dee_burris: (Default)
Dee Burris Blakley ([personal profile] dee_burris) wrote2010-11-30 05:46 pm

We are storytellers...

Since I have been reading other genealogy blogs, I've noticed a pattern.

If you go very far through the archives, you nearly always find an entry where the blogger talks about someone contacting them about a blog entry or an entry in an online family tree. Or, that they fear it will happen if they publish the information.

You know, one of those entries that shows that the parents weren't married when the child was conceived, or that the grand aunt died in an insane asylum after spending the last 30 years of her life there, or the upstanding patriarch of a specific branch of the tree was getting horizontal with someone else's wife, sister, or daughter...

The purpose of the contact is to clean the poster's clock, and shame them into hiding, changing or deleting accurate historic information.

I don't get those kind of contacts often - maybe three or four times a year - but when I do, they are doozies - all full of righteous indignation.

They make me shake my head and laugh out loud.

And I reply to all of them.

What I tell them is this...

If you are serious about genealogy, you naturally become an historian. Even amateur genealogists have to do historic research to understand the context of what we are seeing.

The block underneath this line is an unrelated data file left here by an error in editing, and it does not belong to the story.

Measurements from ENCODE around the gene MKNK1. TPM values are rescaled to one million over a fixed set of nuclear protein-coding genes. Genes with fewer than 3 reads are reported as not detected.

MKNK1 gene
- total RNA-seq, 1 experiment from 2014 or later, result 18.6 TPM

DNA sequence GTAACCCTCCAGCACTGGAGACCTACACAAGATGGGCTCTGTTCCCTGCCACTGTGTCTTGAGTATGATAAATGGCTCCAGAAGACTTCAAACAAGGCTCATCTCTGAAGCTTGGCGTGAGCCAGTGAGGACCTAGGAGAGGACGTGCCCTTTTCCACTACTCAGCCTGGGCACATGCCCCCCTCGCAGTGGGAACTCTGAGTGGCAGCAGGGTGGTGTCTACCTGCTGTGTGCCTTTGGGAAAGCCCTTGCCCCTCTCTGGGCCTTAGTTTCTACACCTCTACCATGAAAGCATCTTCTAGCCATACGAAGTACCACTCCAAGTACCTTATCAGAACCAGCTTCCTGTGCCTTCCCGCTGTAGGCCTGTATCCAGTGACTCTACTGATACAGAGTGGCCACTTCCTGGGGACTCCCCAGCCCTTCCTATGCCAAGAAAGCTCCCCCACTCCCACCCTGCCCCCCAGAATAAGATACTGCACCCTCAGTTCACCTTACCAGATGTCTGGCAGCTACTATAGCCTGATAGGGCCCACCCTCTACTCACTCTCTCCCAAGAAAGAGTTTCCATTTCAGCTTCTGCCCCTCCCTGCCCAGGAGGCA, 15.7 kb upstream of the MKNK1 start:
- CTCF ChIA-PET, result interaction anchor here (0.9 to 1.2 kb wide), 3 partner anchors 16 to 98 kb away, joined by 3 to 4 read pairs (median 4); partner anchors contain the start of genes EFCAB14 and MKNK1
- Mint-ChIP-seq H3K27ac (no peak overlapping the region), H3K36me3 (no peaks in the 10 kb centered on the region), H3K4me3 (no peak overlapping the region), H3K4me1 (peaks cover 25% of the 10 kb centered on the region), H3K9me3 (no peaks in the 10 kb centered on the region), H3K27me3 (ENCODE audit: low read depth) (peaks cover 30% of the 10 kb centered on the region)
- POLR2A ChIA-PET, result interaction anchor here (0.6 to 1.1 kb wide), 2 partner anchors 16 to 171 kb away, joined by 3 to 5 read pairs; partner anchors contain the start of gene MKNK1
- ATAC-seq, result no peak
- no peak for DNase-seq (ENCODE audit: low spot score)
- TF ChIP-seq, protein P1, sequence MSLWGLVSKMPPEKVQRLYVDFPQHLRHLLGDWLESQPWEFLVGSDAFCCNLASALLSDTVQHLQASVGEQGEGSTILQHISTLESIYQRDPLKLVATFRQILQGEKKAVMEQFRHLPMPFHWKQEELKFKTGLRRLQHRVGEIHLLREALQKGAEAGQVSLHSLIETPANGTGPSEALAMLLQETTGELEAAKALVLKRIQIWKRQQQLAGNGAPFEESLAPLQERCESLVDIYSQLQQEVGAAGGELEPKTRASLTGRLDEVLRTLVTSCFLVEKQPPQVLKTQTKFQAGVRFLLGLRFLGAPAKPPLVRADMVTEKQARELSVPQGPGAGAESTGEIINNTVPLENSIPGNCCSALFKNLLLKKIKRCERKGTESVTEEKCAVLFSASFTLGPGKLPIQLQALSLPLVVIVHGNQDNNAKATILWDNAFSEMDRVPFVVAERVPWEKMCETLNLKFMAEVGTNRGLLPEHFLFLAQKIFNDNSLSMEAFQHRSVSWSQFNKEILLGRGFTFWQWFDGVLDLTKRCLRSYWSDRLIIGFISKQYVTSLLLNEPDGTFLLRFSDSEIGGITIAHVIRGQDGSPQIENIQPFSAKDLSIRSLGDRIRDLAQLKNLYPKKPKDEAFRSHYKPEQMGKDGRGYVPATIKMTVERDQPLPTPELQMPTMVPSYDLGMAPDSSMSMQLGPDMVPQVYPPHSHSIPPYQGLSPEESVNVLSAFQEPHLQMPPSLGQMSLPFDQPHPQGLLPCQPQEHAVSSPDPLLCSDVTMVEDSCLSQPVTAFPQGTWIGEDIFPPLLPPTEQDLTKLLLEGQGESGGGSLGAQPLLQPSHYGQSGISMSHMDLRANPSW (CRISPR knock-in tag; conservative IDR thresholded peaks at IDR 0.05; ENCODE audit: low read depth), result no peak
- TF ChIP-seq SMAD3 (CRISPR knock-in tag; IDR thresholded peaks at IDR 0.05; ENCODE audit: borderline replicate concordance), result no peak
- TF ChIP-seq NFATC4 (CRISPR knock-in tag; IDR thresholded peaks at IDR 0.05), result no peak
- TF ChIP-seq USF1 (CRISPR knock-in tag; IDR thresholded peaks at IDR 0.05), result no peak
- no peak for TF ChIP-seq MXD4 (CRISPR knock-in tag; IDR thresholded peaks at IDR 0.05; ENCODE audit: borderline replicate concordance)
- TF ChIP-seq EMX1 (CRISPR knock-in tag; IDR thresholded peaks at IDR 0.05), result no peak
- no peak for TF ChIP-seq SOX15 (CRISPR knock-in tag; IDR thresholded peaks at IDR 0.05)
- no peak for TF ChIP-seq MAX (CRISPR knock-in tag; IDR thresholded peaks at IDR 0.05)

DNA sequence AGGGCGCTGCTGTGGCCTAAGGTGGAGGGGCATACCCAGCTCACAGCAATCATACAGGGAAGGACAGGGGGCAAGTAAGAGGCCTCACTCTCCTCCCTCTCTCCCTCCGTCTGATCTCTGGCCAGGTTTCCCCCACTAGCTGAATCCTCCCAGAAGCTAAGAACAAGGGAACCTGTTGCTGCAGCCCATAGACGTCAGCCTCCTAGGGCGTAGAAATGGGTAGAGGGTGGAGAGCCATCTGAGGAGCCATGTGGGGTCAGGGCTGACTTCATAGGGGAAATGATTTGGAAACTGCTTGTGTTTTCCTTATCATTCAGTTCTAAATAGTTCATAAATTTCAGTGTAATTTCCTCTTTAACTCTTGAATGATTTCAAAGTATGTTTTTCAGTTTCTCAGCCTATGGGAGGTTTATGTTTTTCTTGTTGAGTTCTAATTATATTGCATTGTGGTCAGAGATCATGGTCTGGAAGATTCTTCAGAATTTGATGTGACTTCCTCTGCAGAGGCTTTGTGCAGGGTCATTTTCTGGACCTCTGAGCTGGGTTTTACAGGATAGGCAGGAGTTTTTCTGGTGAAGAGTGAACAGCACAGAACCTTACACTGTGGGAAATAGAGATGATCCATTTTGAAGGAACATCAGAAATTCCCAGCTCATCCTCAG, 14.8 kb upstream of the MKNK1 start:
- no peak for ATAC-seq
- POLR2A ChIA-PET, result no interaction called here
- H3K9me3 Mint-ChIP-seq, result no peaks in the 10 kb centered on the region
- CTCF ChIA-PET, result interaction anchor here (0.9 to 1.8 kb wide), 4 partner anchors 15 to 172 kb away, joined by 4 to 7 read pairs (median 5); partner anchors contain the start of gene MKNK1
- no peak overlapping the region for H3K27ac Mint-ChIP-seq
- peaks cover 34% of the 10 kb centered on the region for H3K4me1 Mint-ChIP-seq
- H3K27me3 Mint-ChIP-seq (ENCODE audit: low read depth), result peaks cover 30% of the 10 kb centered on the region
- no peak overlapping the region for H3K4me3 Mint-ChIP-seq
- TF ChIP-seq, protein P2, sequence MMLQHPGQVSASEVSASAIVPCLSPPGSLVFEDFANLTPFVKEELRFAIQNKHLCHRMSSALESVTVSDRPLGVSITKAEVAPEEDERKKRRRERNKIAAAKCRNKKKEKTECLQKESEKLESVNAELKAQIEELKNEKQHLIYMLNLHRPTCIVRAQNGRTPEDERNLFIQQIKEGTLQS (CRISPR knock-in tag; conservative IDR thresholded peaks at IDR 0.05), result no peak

But we are more than historians and genealogists.

We are storytellers.

Every single person we document in our family trees has a story, down to the very youngest who may not even have drawn breath at their birth.

And the stories are their stories - not ours to spin to make them more palatable to someone else, not even ourselves.

I refuse to become part of writing revisionist history.

I am a storyteller.
oakmouse: (Default)

[personal profile] oakmouse 2010-12-01 02:52 am (UTC)(link)
*ahem* YOU GO. To heck with the ones who want to bury the embarrassing bits. Those "embarrassments" can be the blood of life to later generations.

I wish I knew the name of the Scots soldier who was responsible for impregnating my umpty-great grandmother in rural Wales during the Napoleonic Wars. Instead I only know the name of the farmer who obligingly married her and adopted her unborn child. The family mostly but not quite entirely hushed it up, including her place of residence at the time, so I can't even find his regiment.

[identity profile] 2010-12-01 03:00 am (UTC)(link)
We have so many of those sorts of incidents in my family. My recent discovery of the 140 year old secret may be able to open some doors I am quite sure my g-g-grandfather wanted slammed shut. But another family may now be able to finish connecting its dots.

Such is this journey we call life.
Edited 2010-12-01 03:01 (UTC)